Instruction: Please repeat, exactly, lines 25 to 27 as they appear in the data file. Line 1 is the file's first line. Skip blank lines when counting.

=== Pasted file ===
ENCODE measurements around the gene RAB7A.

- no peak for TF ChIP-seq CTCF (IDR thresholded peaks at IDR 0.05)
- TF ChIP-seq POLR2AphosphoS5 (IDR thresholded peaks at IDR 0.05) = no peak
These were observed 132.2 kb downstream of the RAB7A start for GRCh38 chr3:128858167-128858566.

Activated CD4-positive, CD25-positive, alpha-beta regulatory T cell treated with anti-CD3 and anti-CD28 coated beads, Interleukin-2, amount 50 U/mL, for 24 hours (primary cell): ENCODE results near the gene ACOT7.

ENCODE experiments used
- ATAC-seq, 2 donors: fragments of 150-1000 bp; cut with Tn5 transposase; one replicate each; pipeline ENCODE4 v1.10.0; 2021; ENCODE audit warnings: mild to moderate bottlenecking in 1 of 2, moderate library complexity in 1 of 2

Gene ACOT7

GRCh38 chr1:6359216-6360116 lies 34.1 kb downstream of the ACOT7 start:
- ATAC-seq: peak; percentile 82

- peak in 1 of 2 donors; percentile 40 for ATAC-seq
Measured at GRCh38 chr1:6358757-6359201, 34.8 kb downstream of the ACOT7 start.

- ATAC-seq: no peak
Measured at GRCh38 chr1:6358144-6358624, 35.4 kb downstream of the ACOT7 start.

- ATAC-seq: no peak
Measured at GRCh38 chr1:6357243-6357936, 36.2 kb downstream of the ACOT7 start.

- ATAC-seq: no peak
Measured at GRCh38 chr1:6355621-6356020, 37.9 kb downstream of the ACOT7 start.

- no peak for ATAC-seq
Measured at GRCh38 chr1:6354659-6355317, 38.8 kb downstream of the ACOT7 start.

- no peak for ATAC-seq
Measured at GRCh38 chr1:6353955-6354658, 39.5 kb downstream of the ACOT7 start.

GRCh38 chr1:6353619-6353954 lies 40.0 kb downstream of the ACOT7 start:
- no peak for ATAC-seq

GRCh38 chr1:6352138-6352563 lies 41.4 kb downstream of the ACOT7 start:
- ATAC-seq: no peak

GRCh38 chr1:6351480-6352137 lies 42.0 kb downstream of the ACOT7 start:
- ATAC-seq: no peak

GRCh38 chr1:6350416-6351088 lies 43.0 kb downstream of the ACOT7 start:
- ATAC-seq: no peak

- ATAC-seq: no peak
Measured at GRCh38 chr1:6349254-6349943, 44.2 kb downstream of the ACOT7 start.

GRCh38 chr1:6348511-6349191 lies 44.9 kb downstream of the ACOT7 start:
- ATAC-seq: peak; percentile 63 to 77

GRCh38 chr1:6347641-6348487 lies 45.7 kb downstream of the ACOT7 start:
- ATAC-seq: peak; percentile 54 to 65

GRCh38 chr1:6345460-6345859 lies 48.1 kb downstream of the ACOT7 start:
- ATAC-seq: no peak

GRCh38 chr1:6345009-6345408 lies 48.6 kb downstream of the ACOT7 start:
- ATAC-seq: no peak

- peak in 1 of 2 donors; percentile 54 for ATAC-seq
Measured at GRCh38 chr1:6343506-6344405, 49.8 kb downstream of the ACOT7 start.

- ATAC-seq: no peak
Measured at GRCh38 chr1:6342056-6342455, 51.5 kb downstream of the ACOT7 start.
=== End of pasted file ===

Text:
GRCh38 chr1:6352138-6352563 lies 41.4 kb downstream of the ACOT7 start:
- ATAC-seq: no peak

GRCh38 chr1:6351480-6352137 lies 42.0 kb downstream of the ACOT7 start: